Presuming these facts as true and precluding Argentina from contesting them gets creditors considerably closer to attaching the assets of these entities in order to satisfy their judgments. The expropriation of YPF was a centerpiece of President Kirchner’s populist economic agenda. As the alter ego of the state, the business’ assets would be subject to seizure.

That should provide a lot for President Kirchner and her lawyers at Cleary Gottlieb to think about.  Argentina’s strategy of ignoring court orders has not been a winning gambit for the country.  Deciding to default, rather than to negotiate, has been a self-inflicted wound on Argentina’s economy, creating an unnecessary mess for the next President.

The Economist recently stated “the next president will have to deal with bondholders if the country is to borrow at reasonable interest rates.” But it’s not too late for this President of Argentina to change course and to negotiate a settlement with creditors, which would immediately put an end to all of this.

Closing In On The K Money Trail

Earlier today, we posted on the “me-toos” ruling, noting the deepening legal troubles for Argentina. Another legal blow came last week in Nevada when Judge Cam Ferenbach rejected a petition by M.F. Corporate Services, which the court previously determined to be the alter ego of notorious Panamanian law firm Mossack Fonseca, to stay the discovery that had previously been granted to NML Capital.  The Nevada process has unearthed massive systemic corruption by businessmen with close ties to President Kirchner and her son, Máximo Kirchner.  For instance, the Nevada discovery process has helped expose direct ties between Cristóbal López and the Kirchner family, through their hotel businesses, which always seem to make money.  La Nacion and Clarin have reported on the direct payments from López to the Kirchner family.

And in news from the Argentine justice system, the latest attempts by the Kirchner family to subvert the Argentine courts from investigating corruption in their hotel business also appear doomed.  Prosecutor Carlos Stornelli told Judge Claudio Bonadio on Wednesday that he opposes the Kirchner family’s attempt to move the investigation out of Bonadio’s court – where it has been advancing at record speed – to a more malleable court in the family’s native Patagonia.  Bonadio has been zeroing in on alleged use of the Kirchner hotels to launder millions of pesos in bribes from businessman Lázaro Báez, the former bank clerk turned top public works contractor during the Kirchner years.  Deputy Margarita Stolbizer, a center-left presidential candidate, filed a petition on Friday asking Bonadio to expand his investigation into Hotesur, the Kirchner’s holding company, to determine whether Cristina Kirchner herself used the company to launder money from corruption.  Stolbizer raised questions about irregularities and inconsistencies in the President’s public wealth disclosures that strengthen the suspicion of criminal behavior.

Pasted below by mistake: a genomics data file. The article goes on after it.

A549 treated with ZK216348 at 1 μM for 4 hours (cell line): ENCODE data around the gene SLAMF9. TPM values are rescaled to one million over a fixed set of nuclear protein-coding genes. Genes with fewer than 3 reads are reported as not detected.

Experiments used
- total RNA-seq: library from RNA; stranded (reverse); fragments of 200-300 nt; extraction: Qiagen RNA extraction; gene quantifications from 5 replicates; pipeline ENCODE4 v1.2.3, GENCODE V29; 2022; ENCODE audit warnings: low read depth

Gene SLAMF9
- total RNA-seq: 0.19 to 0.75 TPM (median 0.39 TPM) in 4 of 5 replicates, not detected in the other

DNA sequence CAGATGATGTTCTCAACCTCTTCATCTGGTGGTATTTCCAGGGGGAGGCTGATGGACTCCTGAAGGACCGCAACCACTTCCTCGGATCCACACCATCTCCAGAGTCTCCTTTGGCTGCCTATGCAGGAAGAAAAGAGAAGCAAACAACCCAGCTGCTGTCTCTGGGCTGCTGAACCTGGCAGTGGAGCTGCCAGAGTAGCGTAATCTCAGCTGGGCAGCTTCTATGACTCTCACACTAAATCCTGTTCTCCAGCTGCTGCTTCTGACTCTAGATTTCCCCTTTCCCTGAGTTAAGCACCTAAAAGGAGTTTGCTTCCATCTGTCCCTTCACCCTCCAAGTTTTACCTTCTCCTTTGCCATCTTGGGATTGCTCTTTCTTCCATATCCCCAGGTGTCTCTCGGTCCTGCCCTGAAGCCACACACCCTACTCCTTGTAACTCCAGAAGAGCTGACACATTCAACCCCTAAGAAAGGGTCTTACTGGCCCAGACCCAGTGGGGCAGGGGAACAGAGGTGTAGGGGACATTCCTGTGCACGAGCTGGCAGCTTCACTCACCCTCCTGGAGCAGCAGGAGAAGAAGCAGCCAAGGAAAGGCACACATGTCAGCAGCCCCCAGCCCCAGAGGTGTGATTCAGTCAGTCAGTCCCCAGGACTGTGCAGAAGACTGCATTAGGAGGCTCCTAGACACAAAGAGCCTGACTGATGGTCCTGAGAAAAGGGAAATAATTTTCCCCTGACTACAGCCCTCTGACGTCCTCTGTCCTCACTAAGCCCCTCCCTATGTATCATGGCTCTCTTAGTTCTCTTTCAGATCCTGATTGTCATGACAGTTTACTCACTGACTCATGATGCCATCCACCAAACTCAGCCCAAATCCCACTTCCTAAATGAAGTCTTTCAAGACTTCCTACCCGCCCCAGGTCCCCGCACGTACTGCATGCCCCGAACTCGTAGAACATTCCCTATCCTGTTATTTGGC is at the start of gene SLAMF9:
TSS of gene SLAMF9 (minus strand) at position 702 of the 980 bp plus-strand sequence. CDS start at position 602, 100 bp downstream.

Argentina’s Legal Troubles Deepen

Will Rogers once said, “If you find yourself in a hole, stop digging.”  Argentina’s government can’t seem to stop clawing its way deeper. On Friday, the U.S. District Court ruled in favor of hundreds of creditors known as the “me toos.”  The “me toos” collectively hold more than $5.5 billion of New York law bonds that Argentina defaulted on in 2001. Earlier this year – after the RUFO clause expired and it became apparent that Argentina’s use of the RUFO clause as an excuse not to negotiate was a sham all along – the “me toos” sought to enforce their pari passu rights.  On Friday, the court agreed that Argentina violated their pari passu rights. (The same court had previously ruled in 2012 that holders of $1.3 billion of similar New York law bonds were entitled to enforce their pari passu rights against Argentina.) The original pari passu plaintiffs and the “me toos” comprise the vast majority of New York law bondholders remaining since the 2001 default.